Lotte World: Nothing like a day of fun rides. Lotte World is an indoor and outdoor amusement park in Seoul. Which is great because when the weather is freezing, at least there’s the indoor park to keep you busy. Lots of different rides. And the nighttime parade was amazing – truly. Magical and full of wonder.
Namsan Tower: Although it’s not the tallest in the world. Namsan Tower is a fun experience – you can take the cable car from the bottom of the mountain to the top. And then go up to the observatory in the tower. The windows also tell you the direction you’re looking in and how far you are from certain cities. It’s fun to find your own – represent!
Unhyeongung: I had not intended to take my cousin here at first but she expressed interest in wearing a hanbok. And on my last visit here alone, I noticed that they offer a hanbok experience. For the price of 3300 won, you can rent a hanbok for about 10 minutes, walk around the royal residence, and take a few pictures.
Ihwa Mural Village: This was not a priority but definitely a nice break from all the eating and shopping. Take some cute pictures as memories.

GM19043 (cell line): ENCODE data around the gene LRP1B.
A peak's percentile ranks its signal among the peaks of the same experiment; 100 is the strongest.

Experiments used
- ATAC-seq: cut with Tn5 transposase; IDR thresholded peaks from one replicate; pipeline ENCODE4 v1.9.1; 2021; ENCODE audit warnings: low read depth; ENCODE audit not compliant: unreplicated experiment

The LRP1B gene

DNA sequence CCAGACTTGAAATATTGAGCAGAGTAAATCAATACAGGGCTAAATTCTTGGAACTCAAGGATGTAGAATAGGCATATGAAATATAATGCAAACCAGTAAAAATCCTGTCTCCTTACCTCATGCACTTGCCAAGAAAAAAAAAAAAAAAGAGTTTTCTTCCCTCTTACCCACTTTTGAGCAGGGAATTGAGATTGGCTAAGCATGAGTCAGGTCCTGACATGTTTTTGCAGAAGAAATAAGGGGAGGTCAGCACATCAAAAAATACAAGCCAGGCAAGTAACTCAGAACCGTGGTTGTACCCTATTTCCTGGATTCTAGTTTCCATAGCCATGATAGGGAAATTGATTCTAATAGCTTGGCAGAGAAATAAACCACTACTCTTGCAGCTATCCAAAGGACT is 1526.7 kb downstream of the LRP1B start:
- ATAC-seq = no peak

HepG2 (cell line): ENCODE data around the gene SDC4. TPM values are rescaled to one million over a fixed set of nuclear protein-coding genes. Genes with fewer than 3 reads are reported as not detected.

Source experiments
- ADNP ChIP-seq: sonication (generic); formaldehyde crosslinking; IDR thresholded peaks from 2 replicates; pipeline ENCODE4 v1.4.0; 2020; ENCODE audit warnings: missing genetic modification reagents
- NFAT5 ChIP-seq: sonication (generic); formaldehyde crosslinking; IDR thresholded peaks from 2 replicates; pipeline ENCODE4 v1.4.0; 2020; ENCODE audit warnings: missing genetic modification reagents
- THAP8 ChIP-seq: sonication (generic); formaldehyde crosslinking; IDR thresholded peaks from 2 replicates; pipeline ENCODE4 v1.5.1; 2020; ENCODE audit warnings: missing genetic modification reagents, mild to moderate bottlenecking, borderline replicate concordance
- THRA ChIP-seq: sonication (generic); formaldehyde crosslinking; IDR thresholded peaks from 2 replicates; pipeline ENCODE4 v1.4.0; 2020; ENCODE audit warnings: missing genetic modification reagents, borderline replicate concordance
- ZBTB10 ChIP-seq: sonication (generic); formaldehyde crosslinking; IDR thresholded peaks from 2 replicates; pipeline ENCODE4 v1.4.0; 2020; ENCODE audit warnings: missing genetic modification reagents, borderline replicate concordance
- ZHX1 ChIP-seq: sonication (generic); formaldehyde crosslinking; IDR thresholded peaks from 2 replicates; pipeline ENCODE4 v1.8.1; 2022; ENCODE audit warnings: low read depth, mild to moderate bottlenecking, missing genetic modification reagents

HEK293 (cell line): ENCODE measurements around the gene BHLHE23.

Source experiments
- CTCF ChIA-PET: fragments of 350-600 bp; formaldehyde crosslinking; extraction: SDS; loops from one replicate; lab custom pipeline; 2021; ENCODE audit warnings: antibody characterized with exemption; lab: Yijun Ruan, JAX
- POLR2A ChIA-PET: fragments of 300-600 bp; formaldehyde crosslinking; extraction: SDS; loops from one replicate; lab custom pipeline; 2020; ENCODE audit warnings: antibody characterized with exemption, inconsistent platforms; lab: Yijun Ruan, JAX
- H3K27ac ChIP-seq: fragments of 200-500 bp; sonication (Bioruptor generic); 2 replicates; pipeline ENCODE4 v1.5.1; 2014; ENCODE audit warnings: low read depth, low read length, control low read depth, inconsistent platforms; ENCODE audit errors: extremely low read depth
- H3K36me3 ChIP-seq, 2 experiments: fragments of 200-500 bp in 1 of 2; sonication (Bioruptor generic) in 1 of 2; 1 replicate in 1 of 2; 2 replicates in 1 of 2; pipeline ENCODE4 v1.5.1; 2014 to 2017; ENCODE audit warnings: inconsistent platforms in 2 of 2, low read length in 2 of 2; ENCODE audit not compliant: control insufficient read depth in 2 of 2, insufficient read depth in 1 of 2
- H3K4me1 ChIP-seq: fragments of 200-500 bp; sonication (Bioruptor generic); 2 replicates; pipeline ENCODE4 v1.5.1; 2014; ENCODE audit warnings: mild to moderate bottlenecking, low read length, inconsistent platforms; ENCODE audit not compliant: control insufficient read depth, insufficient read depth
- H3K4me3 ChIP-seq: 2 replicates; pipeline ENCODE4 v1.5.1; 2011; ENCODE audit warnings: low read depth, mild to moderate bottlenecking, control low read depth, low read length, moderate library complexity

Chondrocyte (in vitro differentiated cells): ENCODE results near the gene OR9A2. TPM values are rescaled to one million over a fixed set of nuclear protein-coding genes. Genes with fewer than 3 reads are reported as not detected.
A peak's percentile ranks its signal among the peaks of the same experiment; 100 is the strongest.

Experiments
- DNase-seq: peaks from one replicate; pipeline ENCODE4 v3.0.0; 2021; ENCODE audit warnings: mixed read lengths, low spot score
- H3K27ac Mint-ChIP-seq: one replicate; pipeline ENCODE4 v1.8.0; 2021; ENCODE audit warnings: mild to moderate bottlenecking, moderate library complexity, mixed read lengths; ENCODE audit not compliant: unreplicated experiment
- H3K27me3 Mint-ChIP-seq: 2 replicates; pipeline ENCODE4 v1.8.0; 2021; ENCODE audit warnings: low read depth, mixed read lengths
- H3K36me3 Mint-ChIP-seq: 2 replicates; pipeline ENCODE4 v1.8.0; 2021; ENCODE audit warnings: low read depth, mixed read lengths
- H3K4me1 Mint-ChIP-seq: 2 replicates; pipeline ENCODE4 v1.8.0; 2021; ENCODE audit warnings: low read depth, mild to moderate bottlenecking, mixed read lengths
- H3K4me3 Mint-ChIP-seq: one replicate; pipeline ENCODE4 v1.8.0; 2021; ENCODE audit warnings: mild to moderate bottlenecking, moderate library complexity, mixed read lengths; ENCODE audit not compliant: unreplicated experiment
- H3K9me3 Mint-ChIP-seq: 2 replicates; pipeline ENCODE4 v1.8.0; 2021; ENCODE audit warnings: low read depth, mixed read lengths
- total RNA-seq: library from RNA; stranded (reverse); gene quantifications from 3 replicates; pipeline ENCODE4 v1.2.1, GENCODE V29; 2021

Other places and culture things we did: taking Korean booth sticker photos and Cheonggyecheon stream.
Myeongdong: Without a doubt, my favourite place to go for shopping and street food snacking. There’s just so much – cosmetics, clothes, cafes, and department stores. And generally, it’s the favourite place that my visitors end up loving and visiting repeatedly while they’re here in Korea. My cousin was no exception.
Samcheongdong and Insadong: Samcheongdong has always reminded me of Main Street, Markham. Which my cousin commented on as well. It’s the perfect place for window shopping as well but I’m ashamed to say that I haven’t frequented any of the cute and cool little restaurants in the area. I have done more of my shopping and dining in Insadong though. I love the traditional feel of the two neighbouring shopping streets. You can also enjoy some street food in the area. I highly recommend the fried pancakes (hotteok).
Other shopping areas to consider: Dongdaemun, Lotte Departments and Duty Free are all around the city, supermarkets like E-mart.
Shabu Shabu: The first meal for many of those who stay with me because there’s a location conveniently across the street. It’s a lot of food – but it’s so healthy and light that I think it’s a good start for those on their first nights – before the meating and street food snacking begins. The particular branch that I like – Ssamchon – takes on a Vietnamese-style to it as well – shabu shabu with Vietnamese rice wraps.